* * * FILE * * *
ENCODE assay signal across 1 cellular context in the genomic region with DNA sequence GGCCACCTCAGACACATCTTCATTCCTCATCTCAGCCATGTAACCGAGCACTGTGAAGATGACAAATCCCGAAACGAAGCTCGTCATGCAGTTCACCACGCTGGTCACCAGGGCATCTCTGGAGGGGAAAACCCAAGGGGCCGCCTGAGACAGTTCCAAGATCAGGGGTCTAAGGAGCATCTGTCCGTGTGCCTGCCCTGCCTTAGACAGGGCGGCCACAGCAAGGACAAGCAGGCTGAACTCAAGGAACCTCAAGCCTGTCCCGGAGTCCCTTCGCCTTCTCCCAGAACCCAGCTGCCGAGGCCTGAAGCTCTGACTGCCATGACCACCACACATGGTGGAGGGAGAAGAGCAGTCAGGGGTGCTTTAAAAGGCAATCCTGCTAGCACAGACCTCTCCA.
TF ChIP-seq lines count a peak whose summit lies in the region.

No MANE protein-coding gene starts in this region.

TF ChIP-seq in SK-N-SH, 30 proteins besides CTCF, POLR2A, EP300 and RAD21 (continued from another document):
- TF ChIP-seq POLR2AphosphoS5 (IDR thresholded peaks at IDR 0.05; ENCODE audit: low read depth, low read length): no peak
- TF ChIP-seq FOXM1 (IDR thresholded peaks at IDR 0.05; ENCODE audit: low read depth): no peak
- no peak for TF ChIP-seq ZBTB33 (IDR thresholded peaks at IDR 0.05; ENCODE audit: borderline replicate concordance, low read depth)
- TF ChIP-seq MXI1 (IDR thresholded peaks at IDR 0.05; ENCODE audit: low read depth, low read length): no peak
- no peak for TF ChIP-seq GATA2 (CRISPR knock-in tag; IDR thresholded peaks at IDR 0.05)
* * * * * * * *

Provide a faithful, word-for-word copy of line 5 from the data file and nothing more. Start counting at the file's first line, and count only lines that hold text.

- TF ChIP-seq POLR2AphosphoS5 (IDR thresholded peaks at IDR 0.05; ENCODE audit: low read depth, low read length): no peak